In the aftermath of Hurricane Sandy, fears were rife that the streets would be overrun with rats escaping the flooded tunnels and subways.
But it now looks as if those fears may have been groundless as there have not, as yet, been any reports of rodents roaming the streets.
Experts are saying the water likely rushed into tunnels so fast that the rats – despite being strong swimmers – had no time to escape and died.
Sam Miller, a spokesman for the NYC Department of Health and Mental Hygiene, told Forbes the city has not seen an increase in rats above ground caused by Sandy, adding that while flooding normally does drive them to the streets, it ‘also drowns young rats in their burrows and can reduce the rat population’.
Rodentologist Robert Corrigan, who works with the city on keeping populations under control, toldÂ LiveScienceÂ that baby rats will likely die unless they are carried to safety by their mothers.
Another expert, Herwig Leirs, a rodentologist at the University of Antwerp in Belgium, confirmed that most would drown.
‘Rats will be carried away by the current and won’t be strong enough to swim to the surface and breathe, or they’ll be pushed to grates, they will get stuck there and they won’t be strong enough to swim against the current,’ he said.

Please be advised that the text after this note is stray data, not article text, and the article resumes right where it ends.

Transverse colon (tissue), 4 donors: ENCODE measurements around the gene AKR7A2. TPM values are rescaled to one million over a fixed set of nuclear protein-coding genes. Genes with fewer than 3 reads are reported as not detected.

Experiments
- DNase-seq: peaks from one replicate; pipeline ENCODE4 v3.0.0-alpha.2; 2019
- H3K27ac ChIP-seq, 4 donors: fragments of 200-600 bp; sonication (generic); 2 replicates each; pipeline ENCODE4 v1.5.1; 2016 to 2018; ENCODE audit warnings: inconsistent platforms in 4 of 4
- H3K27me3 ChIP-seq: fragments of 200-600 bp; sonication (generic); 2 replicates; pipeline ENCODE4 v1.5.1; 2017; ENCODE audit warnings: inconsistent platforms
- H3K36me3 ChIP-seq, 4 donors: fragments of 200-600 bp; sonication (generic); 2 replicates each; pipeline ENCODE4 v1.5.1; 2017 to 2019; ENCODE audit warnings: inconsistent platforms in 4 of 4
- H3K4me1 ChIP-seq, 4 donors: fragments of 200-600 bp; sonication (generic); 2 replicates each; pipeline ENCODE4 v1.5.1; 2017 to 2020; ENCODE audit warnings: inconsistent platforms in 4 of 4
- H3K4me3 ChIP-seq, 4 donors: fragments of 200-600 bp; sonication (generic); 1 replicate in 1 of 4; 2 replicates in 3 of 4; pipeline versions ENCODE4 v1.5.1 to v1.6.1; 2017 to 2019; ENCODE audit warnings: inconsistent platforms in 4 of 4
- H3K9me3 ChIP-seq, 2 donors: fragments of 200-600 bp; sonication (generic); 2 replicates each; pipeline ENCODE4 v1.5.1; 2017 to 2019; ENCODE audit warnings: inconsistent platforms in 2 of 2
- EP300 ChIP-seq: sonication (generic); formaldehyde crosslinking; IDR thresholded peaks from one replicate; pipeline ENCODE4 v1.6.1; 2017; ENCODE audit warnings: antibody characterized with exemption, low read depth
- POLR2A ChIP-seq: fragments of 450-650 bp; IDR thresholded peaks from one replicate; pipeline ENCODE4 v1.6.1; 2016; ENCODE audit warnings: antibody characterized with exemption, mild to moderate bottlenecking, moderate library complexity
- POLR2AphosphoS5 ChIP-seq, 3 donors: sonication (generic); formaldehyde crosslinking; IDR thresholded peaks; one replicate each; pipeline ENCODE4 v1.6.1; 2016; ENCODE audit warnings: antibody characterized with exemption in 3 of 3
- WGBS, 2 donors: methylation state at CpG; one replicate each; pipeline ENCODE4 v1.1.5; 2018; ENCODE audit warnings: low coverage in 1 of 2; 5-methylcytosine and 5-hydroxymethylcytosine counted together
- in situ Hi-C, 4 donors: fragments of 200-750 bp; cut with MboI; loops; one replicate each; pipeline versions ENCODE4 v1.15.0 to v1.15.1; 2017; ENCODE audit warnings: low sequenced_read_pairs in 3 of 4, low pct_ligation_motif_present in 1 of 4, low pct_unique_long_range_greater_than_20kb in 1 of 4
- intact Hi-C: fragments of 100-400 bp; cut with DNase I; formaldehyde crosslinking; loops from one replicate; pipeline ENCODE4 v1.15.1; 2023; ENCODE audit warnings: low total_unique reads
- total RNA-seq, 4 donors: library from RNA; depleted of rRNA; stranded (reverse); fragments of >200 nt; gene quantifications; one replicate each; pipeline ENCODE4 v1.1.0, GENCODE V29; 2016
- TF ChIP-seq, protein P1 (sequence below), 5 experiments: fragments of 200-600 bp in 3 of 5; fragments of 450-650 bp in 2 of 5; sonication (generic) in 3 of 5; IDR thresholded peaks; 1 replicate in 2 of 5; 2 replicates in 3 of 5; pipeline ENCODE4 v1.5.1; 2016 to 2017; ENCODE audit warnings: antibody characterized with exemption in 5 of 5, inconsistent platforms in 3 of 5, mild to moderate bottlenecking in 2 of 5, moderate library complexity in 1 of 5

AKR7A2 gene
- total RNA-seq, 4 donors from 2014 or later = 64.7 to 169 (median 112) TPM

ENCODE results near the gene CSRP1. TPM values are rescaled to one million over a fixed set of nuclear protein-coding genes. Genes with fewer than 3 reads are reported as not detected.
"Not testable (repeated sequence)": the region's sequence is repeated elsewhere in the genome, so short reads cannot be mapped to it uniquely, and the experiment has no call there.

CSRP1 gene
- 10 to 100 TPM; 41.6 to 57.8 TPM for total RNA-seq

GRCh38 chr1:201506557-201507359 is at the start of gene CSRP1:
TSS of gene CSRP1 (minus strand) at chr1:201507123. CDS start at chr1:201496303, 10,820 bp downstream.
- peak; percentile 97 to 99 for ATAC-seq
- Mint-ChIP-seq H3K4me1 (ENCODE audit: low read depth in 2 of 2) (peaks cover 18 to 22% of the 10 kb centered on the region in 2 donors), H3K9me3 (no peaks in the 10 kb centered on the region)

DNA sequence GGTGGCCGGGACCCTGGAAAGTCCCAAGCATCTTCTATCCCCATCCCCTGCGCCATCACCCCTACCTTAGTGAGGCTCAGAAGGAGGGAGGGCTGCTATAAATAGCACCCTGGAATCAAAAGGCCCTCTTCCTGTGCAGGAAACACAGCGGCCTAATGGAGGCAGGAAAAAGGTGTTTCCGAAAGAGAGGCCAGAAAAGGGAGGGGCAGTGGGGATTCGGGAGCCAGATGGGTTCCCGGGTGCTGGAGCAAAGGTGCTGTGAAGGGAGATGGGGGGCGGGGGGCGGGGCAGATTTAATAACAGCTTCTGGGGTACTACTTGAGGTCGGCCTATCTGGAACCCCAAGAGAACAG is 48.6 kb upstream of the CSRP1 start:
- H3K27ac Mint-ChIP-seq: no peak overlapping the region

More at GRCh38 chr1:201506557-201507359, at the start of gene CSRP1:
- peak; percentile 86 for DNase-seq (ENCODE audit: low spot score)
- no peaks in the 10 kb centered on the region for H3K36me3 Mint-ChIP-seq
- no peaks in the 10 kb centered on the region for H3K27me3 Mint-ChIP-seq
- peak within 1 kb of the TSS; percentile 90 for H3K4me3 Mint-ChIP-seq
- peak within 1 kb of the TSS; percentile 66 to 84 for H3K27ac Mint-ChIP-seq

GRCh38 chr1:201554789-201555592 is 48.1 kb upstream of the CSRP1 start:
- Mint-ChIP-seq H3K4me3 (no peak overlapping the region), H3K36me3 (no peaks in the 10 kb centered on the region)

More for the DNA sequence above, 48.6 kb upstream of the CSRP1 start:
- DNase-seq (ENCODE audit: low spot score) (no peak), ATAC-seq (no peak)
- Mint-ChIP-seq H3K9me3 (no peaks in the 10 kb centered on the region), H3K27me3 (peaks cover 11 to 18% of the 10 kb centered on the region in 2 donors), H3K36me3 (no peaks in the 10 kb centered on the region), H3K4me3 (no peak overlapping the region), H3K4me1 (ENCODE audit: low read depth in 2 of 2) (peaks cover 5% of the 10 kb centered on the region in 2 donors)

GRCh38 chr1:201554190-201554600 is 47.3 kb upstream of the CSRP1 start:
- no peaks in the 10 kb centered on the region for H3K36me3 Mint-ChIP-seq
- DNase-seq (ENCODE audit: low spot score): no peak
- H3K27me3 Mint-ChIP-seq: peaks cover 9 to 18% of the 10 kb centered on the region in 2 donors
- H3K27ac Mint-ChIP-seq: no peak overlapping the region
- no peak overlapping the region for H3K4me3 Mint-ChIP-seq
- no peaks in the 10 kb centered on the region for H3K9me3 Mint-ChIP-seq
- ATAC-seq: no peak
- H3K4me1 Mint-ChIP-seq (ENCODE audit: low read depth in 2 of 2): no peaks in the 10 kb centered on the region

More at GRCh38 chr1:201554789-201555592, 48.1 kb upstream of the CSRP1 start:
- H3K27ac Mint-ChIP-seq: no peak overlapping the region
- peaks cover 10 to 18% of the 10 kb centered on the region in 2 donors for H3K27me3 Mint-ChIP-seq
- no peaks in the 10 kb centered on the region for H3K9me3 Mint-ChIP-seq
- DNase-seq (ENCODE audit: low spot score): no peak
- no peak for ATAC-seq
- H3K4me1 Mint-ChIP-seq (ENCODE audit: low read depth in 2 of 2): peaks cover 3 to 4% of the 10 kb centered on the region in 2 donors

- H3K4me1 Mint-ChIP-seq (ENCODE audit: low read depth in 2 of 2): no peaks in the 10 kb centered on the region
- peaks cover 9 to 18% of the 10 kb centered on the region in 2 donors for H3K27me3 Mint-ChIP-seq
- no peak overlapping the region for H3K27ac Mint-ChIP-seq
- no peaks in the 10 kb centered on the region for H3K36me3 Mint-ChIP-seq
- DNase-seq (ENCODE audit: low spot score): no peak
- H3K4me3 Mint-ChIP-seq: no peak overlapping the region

However, the rats that are able to survive the floodwaters will be treated to a surge of garbage and food to feast on once things have dried out.
According to NBC, approximately 28 million rats live in the subway tunnels of New York. Whether they pose a health risk in the aftermath of the hurricane depends how quickly the water evaporates and how quickly subway crews can clean out the tunnels.
Rick Ostfeld of the Cary Institute of Ecosystem Studies in Milbrook, New York, earlier told The Huffington Post that if rats were forced out of their lairs, this could result in a rise in infectious diseases carried by urban rodents, including leptospirosis, hantavirus, typhus, salmonella, and even the plague.Â Â